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by S.E. Hinton
The Outsiders Chapter 5 Summary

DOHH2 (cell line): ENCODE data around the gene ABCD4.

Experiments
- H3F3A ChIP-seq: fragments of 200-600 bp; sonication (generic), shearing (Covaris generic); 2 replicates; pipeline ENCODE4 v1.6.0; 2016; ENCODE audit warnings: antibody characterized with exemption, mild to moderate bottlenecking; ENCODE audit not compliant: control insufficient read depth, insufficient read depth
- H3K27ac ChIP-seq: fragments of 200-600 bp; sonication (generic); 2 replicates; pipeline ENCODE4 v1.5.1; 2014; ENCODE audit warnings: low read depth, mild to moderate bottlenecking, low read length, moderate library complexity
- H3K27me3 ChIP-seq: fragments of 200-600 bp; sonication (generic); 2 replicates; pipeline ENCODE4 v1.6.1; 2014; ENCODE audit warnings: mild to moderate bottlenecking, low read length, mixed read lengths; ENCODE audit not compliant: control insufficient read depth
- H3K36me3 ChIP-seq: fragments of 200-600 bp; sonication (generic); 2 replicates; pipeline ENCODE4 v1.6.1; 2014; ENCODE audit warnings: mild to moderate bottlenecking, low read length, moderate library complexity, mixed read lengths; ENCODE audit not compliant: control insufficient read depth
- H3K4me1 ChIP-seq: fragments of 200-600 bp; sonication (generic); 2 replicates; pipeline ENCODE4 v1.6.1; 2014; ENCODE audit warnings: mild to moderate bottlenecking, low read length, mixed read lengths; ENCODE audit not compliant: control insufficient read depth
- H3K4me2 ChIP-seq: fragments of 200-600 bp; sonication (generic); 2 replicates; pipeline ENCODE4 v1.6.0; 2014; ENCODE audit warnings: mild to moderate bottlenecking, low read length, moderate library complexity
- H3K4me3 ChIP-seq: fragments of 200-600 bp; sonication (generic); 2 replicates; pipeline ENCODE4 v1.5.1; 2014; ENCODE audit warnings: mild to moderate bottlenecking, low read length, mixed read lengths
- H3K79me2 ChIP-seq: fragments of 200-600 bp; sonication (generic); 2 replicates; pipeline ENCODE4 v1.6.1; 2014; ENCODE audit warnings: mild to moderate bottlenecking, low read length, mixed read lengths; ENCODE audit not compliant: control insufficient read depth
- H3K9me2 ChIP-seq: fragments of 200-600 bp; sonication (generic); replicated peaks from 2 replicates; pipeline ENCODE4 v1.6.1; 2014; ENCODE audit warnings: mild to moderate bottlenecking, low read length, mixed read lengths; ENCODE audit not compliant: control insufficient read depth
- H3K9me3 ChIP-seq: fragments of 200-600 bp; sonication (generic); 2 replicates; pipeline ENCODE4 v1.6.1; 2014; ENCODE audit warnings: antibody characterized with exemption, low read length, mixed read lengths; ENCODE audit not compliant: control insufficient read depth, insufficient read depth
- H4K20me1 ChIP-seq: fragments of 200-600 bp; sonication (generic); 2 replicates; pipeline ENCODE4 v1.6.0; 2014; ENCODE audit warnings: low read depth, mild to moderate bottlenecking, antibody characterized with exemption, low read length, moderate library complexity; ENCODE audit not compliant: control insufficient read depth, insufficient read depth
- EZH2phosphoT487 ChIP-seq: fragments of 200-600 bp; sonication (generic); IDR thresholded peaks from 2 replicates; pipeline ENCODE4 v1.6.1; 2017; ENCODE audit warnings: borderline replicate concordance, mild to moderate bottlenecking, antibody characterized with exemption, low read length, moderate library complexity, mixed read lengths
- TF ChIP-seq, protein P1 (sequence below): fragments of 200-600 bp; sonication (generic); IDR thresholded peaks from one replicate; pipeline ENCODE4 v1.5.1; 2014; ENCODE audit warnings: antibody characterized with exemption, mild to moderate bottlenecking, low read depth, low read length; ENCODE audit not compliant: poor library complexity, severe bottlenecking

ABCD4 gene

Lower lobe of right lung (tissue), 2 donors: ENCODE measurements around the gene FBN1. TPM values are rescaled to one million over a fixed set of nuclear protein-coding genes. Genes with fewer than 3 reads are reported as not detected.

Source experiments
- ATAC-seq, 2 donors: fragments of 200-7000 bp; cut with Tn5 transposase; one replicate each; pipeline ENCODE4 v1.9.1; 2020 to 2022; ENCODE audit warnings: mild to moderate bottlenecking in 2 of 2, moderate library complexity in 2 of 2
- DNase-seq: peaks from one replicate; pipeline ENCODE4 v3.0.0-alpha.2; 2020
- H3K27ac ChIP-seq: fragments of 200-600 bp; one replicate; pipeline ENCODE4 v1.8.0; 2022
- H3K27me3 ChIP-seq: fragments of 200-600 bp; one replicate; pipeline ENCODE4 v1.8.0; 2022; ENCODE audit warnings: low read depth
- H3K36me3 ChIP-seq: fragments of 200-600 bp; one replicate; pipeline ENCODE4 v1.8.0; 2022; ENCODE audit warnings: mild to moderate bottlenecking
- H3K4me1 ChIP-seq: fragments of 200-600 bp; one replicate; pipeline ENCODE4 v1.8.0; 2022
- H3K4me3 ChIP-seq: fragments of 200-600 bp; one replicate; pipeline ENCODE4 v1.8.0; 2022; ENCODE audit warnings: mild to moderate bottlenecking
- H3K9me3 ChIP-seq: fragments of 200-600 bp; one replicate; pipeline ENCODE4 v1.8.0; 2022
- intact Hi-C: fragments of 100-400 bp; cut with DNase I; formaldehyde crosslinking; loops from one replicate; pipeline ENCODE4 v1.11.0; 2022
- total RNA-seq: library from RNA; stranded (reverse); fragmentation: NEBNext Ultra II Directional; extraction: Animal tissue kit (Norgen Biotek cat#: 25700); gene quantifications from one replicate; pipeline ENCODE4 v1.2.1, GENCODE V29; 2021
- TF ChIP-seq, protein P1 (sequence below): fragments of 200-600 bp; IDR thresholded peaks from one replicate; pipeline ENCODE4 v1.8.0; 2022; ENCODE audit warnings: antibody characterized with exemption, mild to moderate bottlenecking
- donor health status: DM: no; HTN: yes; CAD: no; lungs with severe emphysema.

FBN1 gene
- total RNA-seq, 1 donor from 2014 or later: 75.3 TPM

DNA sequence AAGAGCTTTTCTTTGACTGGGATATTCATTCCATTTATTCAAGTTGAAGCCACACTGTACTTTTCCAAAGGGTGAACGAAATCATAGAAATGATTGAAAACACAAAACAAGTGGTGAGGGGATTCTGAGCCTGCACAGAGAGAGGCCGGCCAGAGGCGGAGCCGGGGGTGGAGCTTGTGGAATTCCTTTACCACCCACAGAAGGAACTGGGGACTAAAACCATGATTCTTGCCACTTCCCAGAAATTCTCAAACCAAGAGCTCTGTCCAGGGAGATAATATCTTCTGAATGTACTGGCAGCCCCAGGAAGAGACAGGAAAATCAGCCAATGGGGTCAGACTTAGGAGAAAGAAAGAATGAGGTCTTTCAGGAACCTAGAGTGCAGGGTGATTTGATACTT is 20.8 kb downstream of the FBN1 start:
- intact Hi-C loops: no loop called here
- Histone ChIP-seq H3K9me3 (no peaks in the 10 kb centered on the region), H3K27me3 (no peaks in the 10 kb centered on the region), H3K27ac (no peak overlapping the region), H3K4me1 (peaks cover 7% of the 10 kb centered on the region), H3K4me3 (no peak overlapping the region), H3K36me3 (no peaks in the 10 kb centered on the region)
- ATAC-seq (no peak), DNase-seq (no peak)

When Ponyboy wakes up that afternoon, he's disoriented—he isn't quite sure where he is. It's all been a dream, he tries to make himself believe. He pretends he's at home, with Darry cooking in the kitchen and Soda tickling him. But he knows he's sleeping on the floor of the church in Windrixville. He gets up from the cold floor and looks for Johnny. He finds a note saying that Johnny had gone to town to shop. When Ponyboy sits on the back steps, he can see for miles since he's on top of a high hill. It seems like much more than a day has passed since Johnny and Pony met Dally to go to the movies. For all he knows, he's been sleeping for a week. Ponyboy begins to worry that Johnny's been captured, that Dally's been killed, and that he'd be left alone here forever. Oh no—he hears someone coming. It's… Johnny and he has groceries. Johnny reminds him that Dally said not to hang around outside the church where people might see them. In addition to food and matches, Johnny bought a copy of . Gone With the Wind Pony's really excited and asks Johnny how he knew this book was high up on his list of things to read. Embarrassed, Johnny says he heard Pony say it once. Pony finds a deck of cards in the bags, and a bottle of hydrogen peroxide. He knows that people use peroxide to lighten their hair color. Johnny confirms his suspicions. He and Pony are going to cut their hair and dye it because they're now in the newspapers, pictures and all. Pony says, "Oh, no! […] No, Johnny, not my hair" (5.16). Pony takes pride in his hair. It's really nice, but it's also what "label[s] [them greasers" (5.17). It was something nice they had for themselves. Still, Pony agrees that it must be done. Johnny cuts and dyes Pony's hair, then Pony cuts Johnny's. When Pony gets emotional and starts to cry, Johnny says he's sorry about the haircut and starts trying to cheer up his friend. It works and soon Pony's reminiscing about hanging out with Dally the night before. Johnny gets upset and tells Pony not to talk about last night—the night he killed a man. He has to start dealing with the guilt. He tells Pony it was an accident and then starts walking back and forth across the room, panicking. Pony is in tears and begins to panic too. Johnny says he shouldn't have brought a youngster here with him. Ponyboy reminds him, upset, that he turned fourteen two months before. They comfort each other and calm down, promising not to cry any more. Finally, Ponyboy calms down for the first time since he and Johnny were sitting with Cherry and Marcia at the movies. Five days pass by at a snail's pace. The boys stay at the back of the church watching the road from on top of the hill. Pony wakes up early one morning and watches an extraordinarily beautiful sunrise. Johnny sees it too. Ponyboy says, "Nothing gold can stay" (5.57). When Johnny asks him what he's talking about, he recites the short poem " Nothing Gold Can Stay" by Robert Frost. Johnny says that Pony's interest in nature has made him notice nature more as well. So, it's the fifth day and Ponyboy has become pretty stir-crazy and really tired of bologna. He's partway through Gone with the Wind. Pony smoked too much, got sick, and is about to go to sleep when he hears a whistle. Before he knows it, Dallas is there with them. Pony is really excited. Dally says it's okay for them to come out and that his car is nearby. He gives Pony a letter from Sodapop. Soda says he and Darry were really worried about him and that Darry is sorry for hitting him. He says Darry didn't do it on purpose. It was a shock to hear that Johnny and Pony could have something to do with a murder, and it scared them when Dallas was taken to the police station. He can't believe he or Johnny would be involved in murder, and didn't know anything to tell the police when they came around. Dallas won't say where they are, and Soda wishes Pony would turn himself in. He says that Pony's "famous now," with his picture in the paper and everything. (In the book, Soda's letter is complete with plenty of misspellings.) Pony asks Dally why he was taken to the station. Dally says they bring him in every time something goes wrong, out of habit. Soon they're with Dallas, driving to the Dairy Queen in Buck Merrill's T-Bird. Pony and Johnny eat "barbeque sandwiches and banana splits" (5.105). Dally tells them that because of the murder of Bob, Socs and Greasers are warring all around, and Dally has even taken to carrying a gun. Two days ago, the Socs jumped Two-Bit, but he's OK now. As the chapter ends, Dally tells Pony and Soda that the gang now has "a spy" (5.111). Dally says that the spy is Cherry Valance, the redheaded girl from the movies.
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